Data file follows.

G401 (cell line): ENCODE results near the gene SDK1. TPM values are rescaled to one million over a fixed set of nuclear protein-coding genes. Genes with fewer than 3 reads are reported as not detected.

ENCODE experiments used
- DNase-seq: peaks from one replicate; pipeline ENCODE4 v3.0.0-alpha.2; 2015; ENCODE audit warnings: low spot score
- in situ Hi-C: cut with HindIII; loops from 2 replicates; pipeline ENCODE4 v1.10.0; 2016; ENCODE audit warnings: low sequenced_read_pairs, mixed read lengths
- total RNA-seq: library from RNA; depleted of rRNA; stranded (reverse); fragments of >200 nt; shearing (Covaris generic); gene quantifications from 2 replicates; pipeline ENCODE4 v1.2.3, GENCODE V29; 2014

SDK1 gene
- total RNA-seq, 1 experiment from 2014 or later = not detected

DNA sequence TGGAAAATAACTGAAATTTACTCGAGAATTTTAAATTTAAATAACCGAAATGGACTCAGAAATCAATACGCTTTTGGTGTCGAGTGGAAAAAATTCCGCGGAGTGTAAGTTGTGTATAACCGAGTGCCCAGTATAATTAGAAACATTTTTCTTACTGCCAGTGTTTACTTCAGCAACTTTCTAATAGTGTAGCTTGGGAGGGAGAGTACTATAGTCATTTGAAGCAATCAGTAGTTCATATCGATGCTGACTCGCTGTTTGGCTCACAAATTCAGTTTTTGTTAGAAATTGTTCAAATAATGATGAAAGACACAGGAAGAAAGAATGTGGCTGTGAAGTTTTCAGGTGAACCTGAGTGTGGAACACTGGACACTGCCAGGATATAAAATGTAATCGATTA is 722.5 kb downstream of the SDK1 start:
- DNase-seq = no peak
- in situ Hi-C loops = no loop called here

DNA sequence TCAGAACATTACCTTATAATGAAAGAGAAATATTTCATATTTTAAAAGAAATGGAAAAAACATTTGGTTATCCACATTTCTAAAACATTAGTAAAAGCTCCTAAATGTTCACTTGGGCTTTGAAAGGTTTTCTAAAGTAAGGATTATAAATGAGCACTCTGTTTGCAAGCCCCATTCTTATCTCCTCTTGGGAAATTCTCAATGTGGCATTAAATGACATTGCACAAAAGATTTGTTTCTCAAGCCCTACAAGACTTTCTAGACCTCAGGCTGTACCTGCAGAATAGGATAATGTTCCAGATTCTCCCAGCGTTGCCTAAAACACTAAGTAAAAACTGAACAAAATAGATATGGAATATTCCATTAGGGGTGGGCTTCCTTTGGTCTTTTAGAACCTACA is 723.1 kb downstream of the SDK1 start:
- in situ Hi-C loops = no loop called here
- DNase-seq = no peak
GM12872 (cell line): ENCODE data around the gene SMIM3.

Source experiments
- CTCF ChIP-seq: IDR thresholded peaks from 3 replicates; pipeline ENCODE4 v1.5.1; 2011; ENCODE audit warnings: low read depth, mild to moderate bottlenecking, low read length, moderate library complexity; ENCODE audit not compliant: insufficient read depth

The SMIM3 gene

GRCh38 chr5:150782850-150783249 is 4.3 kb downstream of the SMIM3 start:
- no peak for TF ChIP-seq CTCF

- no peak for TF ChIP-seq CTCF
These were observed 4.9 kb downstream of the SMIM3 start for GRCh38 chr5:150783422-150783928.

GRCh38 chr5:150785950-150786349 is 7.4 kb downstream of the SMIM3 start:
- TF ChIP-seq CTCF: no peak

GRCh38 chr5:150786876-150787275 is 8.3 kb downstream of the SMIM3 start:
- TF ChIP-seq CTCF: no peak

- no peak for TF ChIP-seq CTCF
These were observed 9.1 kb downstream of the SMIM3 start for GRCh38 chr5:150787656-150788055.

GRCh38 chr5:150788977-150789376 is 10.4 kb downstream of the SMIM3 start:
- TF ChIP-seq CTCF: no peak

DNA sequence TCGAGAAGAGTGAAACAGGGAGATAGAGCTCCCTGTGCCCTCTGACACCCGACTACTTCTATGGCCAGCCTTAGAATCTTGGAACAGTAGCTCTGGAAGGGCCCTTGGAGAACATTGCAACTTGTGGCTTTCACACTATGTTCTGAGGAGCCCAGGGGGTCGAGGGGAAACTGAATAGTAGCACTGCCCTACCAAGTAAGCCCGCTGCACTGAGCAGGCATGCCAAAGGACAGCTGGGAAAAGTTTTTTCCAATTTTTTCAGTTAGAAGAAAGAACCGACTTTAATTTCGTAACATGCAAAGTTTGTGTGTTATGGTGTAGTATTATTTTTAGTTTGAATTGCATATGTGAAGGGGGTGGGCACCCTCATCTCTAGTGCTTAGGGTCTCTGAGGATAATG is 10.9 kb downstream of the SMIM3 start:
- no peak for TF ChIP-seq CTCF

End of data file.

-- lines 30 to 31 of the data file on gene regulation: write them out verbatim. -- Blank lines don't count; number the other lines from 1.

DNA sequence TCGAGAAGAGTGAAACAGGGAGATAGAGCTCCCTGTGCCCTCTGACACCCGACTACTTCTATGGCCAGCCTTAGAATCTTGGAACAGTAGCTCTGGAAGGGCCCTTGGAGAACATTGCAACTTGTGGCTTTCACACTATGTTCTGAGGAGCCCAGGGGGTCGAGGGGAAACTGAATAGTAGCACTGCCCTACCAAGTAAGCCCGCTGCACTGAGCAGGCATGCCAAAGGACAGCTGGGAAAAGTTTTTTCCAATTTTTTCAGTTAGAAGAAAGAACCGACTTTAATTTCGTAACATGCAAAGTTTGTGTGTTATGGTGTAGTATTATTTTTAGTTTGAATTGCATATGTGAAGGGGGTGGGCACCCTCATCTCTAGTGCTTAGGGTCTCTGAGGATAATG is 10.9 kb downstream of the SMIM3 start:
- no peak for TF ChIP-seq CTCF